People with lung cancer who are treated with the drug Tarceva face a daunting uncertainty. The uncertainty dawns around the fact that their tumors may initially shrink, it's not a question of whether their cancer will return—it's a question of when. And for far too many, it happens far too soon.
Now, a team of researchers at the University of California, San Francisco's Helen Diller Family Comprehensive Cancer Center has discovered that a human protein called AXL drives resistance to Tarceva, which suggests that blocking the protein may prevent resistance to the cancer drug.
The discovery, described this week in Nature Genetics
, may lead to better treatments involving precision medicines that would combine Tarceva with new drugs designed to block AXL.
"If we block AXL activation in the laboratory, we can overcome resistance to Tarceva," said Trever Bivona, MD, PhD, an assistant professor of hematology and oncology. "This paves the way for novel and more effective therapies."
In the experiments, Bivona and his colleagues used an inhibitor of AXL that is not an ideal clinical drug. But now Bivona and his team are working together with Kevan Shokat, PhD, a Howard Hughes Medical Institute Investigator and chair of the UCSF Department of Cellular and Molecular Pharmacology, to develop more potent AXL inhibitors for clinical testing.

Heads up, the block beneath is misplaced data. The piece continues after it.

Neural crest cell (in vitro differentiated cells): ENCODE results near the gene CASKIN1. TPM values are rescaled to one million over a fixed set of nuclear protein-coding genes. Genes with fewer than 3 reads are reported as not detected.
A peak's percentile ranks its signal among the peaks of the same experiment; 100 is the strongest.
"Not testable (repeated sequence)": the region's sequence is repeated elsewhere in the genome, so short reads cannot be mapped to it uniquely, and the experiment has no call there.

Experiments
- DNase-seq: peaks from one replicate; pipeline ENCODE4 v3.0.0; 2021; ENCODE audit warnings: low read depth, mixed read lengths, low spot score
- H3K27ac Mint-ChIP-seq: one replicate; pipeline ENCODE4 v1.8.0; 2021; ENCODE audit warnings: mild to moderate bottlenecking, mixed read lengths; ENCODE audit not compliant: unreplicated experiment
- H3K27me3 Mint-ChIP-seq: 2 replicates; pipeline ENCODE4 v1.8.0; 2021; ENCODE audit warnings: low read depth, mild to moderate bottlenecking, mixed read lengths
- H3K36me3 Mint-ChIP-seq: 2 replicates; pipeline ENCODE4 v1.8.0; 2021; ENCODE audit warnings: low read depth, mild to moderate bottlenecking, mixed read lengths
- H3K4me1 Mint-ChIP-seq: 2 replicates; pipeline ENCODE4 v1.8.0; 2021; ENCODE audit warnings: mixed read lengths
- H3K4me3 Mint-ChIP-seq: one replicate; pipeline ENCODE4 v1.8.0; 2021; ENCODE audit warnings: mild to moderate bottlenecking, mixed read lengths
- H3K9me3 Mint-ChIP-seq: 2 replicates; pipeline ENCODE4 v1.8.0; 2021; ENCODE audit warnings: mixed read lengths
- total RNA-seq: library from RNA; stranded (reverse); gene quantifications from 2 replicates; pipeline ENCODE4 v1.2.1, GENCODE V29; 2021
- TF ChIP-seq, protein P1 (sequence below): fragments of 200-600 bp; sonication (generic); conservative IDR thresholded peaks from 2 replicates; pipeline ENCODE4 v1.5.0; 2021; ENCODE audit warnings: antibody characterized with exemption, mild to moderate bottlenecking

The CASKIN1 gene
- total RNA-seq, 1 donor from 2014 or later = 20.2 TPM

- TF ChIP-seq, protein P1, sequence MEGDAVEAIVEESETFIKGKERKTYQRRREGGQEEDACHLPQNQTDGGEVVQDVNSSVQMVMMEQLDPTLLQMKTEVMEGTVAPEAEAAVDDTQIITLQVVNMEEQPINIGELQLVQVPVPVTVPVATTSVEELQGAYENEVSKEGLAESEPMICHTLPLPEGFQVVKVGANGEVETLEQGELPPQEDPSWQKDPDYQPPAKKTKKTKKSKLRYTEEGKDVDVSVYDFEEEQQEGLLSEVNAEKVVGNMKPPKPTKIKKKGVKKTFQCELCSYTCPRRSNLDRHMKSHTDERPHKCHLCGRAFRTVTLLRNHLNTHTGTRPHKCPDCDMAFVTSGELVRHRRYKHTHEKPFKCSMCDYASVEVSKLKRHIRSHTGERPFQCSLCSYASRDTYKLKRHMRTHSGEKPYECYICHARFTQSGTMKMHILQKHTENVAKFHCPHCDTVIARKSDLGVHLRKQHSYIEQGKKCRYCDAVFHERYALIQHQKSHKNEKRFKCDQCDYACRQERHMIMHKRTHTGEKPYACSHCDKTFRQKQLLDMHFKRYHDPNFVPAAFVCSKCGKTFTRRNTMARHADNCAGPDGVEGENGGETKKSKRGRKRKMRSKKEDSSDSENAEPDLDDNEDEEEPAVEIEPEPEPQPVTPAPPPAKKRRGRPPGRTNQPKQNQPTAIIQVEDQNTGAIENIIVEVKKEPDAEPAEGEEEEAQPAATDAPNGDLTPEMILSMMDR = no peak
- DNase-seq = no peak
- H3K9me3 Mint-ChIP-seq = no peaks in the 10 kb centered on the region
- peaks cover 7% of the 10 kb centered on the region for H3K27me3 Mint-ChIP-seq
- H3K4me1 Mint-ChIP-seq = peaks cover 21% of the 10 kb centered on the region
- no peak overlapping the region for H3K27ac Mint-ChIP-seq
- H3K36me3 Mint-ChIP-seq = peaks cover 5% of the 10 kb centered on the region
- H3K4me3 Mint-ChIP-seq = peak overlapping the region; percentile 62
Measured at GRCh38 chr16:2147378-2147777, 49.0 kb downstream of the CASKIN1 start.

Lung Cancer is Number One Cancer Killer
Lung cancer is the most common cause of cancer death worldwide. More people die from the disease each year than from breast, colon and prostate cancers combined. It claims more than 150,000 American lives annually and accounts for some 1.4 million deaths around the world. About 85 percent of Americans with all types of lung cancer die within five years of diagnosis.
Most cases result from exposure to cigarette smoke, but other causes include exposure to asbestos, chemicals, environmental factors and genetic susceptibility.
One thing that makes lung cancer so difficult is that it often goes undetected in its early stages because it usually does not cause symptoms. Only about 30 percent of patients in the United States are detected in the earliest stage of the disease, contributing to its low overall survival rate.
Even people who have their cancer detected at the earliest stages, however, face serious odds. Unlike other types of cancer, where early diagnosis has significant survival advantages, some 35 to 45 percent of people with stage I lung cancer die within five years of recurrent disease.